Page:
Oh, how glorious a thing it is to feel, when the light air is all around me and I know that if I fall I would perish, that yet I cannot fall, for God' s wings bear me up! And to feel that though there are hosts of enemies able to destroy me if they can get at me, yet they cannot, for they must first get through God, Himself, before they can get to the weak soul who hangs upon Jesus and rests alone in Him! Well did David say, "In the time of trouble He will hide me in His pavilion: in the secret of His tabernacle shall He hide me: He shall set me up upon a rock." You know the threefold figure. The "pavilion" stood in the middle of the camp and all the armed men kept watch around the royal tent. There was no slaying the man who was hidden in the royal pavilion unless the king, himself, were destroyed! And unless Divine Sovereignty is overthrown, not one of the elect can perish! Then, again, there was "the secret of the tabernacle." That was the Most Holy Place into which no one entered but the high priest once a year! And there God said He would put His child, so that they must first break through and dare the very Shekinah and come before the brightness, the destroying brightness, of Jehovah' s face, before they can reach the soul that trusts in the Mercy Seat on which the blood was sprinkled! Then there is the third figure—"He shall set me up upon a rock"—so that the rock, itself, must shake—the Immutability of God, itself, must cease to be and God's everlastingness must die before it shall be possible for a soul to perish that rests in Him! The eagle takes up the eaglets on her wings and bears them—and so in this way does God lead, train and guide us for the skies!

Dear Brothers and Sisters, I shall not detain you longer, except to say that if God is training you for the skies—oh, let your hearts go up. Grovel not below—

"Go up, go up, my Heart, Dwell with your God above! For here you cannot rest,

Nor here give out your love Go up, go up, my Heart, Be not a trifler here— Ascend above these clouds, Dwell in a higher sphere! Let not your love flow out To things so soiled and dim— Go up to Heaven and God, Take up your love to Him! Waste not your precious stores On creature love below— To God that wealth belongs, On Him that wealth bestow."

You are a stranger here. If you are God's child, then you are a citizen of another country! Are there any bands to bind you here? I thought He had broken them. Have you never said—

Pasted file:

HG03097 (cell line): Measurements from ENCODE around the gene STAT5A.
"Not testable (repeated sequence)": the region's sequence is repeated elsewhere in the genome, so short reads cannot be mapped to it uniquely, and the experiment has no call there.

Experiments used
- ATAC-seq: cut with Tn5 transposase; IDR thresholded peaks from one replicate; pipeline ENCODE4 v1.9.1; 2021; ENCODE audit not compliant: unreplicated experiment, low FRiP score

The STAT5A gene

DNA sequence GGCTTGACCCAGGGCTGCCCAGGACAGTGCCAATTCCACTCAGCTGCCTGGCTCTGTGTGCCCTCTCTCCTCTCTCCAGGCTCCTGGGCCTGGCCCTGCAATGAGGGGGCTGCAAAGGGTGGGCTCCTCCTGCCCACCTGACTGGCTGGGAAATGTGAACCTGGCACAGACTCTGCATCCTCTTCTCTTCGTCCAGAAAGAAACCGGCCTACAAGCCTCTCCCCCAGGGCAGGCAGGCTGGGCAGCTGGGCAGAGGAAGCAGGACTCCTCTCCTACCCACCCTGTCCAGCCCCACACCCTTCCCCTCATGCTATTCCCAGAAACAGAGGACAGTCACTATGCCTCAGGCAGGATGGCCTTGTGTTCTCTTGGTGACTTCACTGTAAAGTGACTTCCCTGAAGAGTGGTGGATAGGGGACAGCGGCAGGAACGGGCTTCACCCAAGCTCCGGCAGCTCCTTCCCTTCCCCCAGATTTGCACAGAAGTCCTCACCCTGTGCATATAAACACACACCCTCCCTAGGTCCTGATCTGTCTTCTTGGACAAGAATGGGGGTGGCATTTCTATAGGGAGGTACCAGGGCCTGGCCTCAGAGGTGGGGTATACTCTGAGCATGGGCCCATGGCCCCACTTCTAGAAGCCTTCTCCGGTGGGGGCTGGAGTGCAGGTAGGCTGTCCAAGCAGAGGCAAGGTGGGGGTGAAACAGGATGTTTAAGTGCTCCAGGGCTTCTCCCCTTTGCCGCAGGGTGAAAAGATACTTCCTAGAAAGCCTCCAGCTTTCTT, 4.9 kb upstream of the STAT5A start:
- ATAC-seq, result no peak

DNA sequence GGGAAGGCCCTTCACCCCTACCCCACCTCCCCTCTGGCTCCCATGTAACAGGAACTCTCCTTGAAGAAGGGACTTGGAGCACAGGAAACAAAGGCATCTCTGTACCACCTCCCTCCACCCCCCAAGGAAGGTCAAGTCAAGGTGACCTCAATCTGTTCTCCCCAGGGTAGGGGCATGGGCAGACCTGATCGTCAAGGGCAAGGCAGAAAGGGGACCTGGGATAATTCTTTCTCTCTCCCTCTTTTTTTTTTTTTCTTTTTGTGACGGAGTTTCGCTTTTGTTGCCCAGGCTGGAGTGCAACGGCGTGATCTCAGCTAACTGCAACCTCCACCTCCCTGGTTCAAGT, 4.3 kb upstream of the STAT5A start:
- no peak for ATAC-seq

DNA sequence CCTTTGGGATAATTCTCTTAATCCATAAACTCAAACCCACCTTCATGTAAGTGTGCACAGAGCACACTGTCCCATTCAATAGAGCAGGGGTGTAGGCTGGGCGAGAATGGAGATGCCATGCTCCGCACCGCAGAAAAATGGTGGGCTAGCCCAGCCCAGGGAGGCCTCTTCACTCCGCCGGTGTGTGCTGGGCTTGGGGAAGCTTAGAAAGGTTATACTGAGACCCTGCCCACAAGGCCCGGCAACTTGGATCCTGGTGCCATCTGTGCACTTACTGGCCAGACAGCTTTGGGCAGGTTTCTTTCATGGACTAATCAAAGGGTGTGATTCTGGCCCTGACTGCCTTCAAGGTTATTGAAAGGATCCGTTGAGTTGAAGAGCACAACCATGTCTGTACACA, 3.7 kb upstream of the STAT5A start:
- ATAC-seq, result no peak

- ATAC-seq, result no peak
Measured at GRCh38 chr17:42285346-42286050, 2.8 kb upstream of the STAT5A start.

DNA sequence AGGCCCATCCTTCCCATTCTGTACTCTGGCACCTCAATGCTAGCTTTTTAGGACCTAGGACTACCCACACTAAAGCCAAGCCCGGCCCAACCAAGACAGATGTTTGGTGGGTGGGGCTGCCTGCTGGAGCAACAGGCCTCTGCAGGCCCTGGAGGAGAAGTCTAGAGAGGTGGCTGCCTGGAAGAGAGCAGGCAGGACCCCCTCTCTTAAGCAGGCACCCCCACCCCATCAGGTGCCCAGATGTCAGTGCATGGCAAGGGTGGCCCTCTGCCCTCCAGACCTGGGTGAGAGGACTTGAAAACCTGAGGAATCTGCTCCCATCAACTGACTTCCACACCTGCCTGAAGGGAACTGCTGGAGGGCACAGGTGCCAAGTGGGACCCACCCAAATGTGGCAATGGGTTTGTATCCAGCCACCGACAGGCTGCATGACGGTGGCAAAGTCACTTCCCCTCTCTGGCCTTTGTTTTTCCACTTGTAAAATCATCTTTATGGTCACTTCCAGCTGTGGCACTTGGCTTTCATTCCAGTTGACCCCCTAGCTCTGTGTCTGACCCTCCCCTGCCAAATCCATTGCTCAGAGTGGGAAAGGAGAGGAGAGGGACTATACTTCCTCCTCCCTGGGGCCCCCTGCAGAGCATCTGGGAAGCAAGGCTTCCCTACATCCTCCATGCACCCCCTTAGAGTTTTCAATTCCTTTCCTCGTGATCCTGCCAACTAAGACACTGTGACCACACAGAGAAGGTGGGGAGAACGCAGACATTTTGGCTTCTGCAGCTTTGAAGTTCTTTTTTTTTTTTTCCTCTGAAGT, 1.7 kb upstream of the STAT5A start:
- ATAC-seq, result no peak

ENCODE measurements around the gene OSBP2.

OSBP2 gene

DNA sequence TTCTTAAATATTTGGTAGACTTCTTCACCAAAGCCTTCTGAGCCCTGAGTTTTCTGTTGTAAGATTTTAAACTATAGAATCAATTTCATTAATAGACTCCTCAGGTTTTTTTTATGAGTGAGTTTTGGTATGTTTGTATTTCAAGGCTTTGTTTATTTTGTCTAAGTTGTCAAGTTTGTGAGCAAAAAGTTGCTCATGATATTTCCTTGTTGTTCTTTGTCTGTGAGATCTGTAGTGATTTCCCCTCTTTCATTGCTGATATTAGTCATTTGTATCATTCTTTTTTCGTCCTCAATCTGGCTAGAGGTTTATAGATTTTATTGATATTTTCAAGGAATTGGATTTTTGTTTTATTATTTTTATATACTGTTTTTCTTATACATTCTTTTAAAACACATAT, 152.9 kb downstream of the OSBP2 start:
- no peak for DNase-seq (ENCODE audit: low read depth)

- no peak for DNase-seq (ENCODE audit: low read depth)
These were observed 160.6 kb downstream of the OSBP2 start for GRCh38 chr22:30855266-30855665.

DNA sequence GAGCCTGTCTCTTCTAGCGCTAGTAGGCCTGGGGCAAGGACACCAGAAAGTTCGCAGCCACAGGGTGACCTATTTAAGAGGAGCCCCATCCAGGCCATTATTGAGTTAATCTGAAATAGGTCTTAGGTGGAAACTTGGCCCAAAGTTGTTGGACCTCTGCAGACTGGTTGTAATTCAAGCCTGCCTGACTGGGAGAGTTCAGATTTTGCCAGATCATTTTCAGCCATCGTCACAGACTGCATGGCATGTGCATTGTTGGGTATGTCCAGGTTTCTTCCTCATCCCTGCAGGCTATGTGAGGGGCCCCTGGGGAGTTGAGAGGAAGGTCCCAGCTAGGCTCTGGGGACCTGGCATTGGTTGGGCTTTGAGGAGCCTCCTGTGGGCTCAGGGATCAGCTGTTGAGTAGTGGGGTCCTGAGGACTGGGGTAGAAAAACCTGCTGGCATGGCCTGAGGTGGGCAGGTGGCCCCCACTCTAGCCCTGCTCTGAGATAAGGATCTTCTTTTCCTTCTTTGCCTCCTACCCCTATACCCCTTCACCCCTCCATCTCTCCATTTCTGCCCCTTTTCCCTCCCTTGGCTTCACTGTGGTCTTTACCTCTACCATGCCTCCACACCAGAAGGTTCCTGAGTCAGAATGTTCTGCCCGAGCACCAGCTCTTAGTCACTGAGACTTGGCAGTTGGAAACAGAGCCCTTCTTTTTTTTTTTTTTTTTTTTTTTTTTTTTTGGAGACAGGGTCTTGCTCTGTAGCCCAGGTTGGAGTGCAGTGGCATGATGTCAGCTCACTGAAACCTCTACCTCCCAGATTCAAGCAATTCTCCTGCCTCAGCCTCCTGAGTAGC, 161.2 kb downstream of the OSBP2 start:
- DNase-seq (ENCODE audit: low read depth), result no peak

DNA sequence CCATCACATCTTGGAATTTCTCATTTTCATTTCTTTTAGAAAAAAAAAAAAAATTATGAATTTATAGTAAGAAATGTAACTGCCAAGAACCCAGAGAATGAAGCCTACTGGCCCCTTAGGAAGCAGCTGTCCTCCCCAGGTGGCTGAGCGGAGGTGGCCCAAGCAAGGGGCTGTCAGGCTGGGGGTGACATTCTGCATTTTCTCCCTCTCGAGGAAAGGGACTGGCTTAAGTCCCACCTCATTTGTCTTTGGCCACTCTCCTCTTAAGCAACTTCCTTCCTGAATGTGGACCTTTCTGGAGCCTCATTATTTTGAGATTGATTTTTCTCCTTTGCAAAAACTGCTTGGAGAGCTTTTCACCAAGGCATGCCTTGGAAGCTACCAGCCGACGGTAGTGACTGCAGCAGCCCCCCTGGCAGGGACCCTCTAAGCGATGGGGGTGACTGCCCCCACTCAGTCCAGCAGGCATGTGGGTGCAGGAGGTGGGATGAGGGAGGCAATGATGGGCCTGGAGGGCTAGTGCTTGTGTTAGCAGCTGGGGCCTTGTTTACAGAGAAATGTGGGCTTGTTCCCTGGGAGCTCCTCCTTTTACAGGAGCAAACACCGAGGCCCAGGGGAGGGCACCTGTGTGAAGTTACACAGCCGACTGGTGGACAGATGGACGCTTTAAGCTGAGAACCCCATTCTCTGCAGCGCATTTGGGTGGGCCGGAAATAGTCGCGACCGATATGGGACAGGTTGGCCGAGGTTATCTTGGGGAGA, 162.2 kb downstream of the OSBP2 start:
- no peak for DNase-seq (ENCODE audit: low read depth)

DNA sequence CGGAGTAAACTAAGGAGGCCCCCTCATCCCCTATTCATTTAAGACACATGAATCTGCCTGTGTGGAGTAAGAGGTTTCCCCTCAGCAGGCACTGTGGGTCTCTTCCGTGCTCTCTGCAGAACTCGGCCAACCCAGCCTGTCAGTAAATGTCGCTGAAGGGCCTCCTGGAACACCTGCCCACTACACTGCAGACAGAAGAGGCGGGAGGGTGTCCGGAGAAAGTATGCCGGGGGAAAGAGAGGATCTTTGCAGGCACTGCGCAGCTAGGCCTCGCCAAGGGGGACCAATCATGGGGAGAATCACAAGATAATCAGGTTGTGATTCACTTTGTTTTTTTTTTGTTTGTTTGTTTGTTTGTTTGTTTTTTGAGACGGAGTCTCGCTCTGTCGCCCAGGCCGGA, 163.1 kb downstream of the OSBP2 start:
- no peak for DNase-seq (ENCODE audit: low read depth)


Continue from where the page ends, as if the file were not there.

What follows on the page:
"The bands that bind my soul to earth

Are broken by His hand—

Before His Cross I find myself

A stranger in the land." Are there loved ones to bind you here?—

"Your Best-Beloved keeps His Throne

On hills of light in worlds unknown." All the love you dare to give to all below, if you are true to Christ, can be as nothing compared with the love which you give to Him! Do you not feel your soul now drawn towards Him? At least if you cannot fly on the wings of confidence, fly on the wings of desire! A sigh will mount to Him, or He will come down to it! Only be not fond of this world. Do not let this thick clay cleave to you. You are not earth-born now—you are born from above! This corruptible world must not claim you, for you are born-again of incorruptible seed! You are not this world's property. You are bought with a price by Him who prays for you that you may be with Him where He is and behold His Glory. I am ashamed of myself that I who talk thus with you should so often grovel here. But this one thing I must say—I am never happy except when my soul is up with my Lord. I know enough of this to acknowledge that it is my misery to feed upon the ashes of this world, to lie among the pots, to serve the brick-kilns of this Egypt! There can be no peace between my soul and this world. Oh, I know this, for this painted Jezebel has mocked me too often and she has become so ugly in my esteem that I cannot endure her! But yet—what shall we say of our nature?—We go back again to the Marah, which was bitter for us to drink and try to drink from it again! And the broken cisterns which held no water before, we fly to again and again! Oh, for more wisdom! The Master has taught us and He has been so long a time with us, but we have not known Him. Yet may He have patience with us until He has taught us to mount above the world and dwell where He is!